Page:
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Physics > Semiconductor Electronics: Materials, Devices and Simple Circuits > Junction Transistor – Structure and Action
Semiconductor Electronics: Materials, Devices and Simple Circuits

Junction Transistor – Structure and Action

In 1951, William Schockley invented the first junction transistor with two back to back p-n junctions. Over the years, different types of transistors were invented and to differentiate the junction transistor from the new ones it is now called Bipolar Junction Transistor (BJT). In this chapter, since we are not talking about any other transistors we will use the words ‘transistor’, ‘junction transistor’ and ‘Bipolar Junction Transistor’ interchangeably.

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Introduction to a Junction Transistor

A junction transistor has three doped regions – emitter, base, and collector. These regions form two p-n junctions between them. Depending on the number of n and p-type semiconductors in the transistor, they are of two types:

n-p-n junction transistor

  • n-p-n transistor: A p-type semiconductor (base) separates two segments of the n-type semiconductor (emitter and collector).

p-n-p junction transistor

  • p-n-p transistor: An n-type semiconductor (base) separates two segments of the p-type semiconductor (emitter and collector.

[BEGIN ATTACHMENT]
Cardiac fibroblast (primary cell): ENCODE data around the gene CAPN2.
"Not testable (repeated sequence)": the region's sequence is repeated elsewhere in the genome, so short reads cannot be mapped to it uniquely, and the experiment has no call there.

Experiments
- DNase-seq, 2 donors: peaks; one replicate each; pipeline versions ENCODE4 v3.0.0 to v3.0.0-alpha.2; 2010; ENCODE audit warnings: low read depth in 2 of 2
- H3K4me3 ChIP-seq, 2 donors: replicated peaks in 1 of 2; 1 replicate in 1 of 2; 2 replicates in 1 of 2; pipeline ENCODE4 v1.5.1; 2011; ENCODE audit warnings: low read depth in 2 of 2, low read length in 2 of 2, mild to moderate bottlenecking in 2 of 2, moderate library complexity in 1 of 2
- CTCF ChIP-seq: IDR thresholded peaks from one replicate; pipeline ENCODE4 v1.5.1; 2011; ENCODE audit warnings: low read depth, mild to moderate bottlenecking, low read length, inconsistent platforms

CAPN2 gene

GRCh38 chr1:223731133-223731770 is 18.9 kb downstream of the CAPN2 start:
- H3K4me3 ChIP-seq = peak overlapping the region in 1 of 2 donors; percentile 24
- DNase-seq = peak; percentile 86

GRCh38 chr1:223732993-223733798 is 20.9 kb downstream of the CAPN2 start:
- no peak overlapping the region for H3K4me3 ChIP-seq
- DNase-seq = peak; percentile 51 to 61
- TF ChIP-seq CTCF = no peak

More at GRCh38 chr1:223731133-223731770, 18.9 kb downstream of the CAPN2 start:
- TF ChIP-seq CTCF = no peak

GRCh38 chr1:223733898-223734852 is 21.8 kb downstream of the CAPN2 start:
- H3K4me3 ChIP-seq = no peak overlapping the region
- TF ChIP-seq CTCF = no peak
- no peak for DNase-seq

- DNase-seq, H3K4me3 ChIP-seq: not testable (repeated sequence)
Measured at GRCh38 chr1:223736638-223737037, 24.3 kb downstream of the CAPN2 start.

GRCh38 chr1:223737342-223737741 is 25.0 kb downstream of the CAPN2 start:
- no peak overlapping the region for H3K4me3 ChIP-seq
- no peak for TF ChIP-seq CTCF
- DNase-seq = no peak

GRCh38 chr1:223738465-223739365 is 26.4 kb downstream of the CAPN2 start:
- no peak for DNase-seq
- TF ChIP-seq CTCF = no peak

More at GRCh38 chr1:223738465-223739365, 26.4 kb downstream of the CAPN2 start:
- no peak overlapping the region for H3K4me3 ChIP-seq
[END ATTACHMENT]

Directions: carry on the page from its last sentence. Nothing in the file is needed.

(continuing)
As can be seen in both the figures above, all three segments have different thickness and doping levels. The schematic symbols of both these transistors are as follows:

junction transistor

The arrowhead shows the direction of the conventional current in the transistor. Let’s understand the three segments in detail:

Emitter This segment is on one side of the transistor. It has a moderate size and is heavily doped causing it to supply a large number of carriers for the flow of current.
Base This segment is at the centre of the transistor. It is thin and lightly doped.
Collector This segment is also on one side of the transistor. It is larger than the emitter and is moderately doped. Hence, it collects most of the majority carriers supplied by the emitter.

Also, in the case of a junction transistor, the depletion regions are formed at the emitter-base junction and the base-collector junction. To understand the action of the transistor, it is important to consider the nature of depletion regions formed at these junctions.

It is also important to note here that junction transistor was invented to produce an enlarged copy of a signal – an amplifier. Eventually, it became equally popular as a switch.

Browse more Topics under Semiconductor Electronics Materials Device And Simple Circuits

The Amplifying Capabilities of a Junction Transistor

A junction transistor works as an amplifier when,

  1. The emitter-base junction is forward biased and
  2. The base-collector junction is reverse biased.

The circuit diagram for the same is as shown below:

junction transistor

As can be seen above, the base is the common terminal for two power supplies whose other terminals are connected to the emitter and collector.

Some Terminologies

  • The voltage between emitter and base = VEB
  • The voltage between collector and base = VCB
  • VEE = Power supply connected between the emitter and base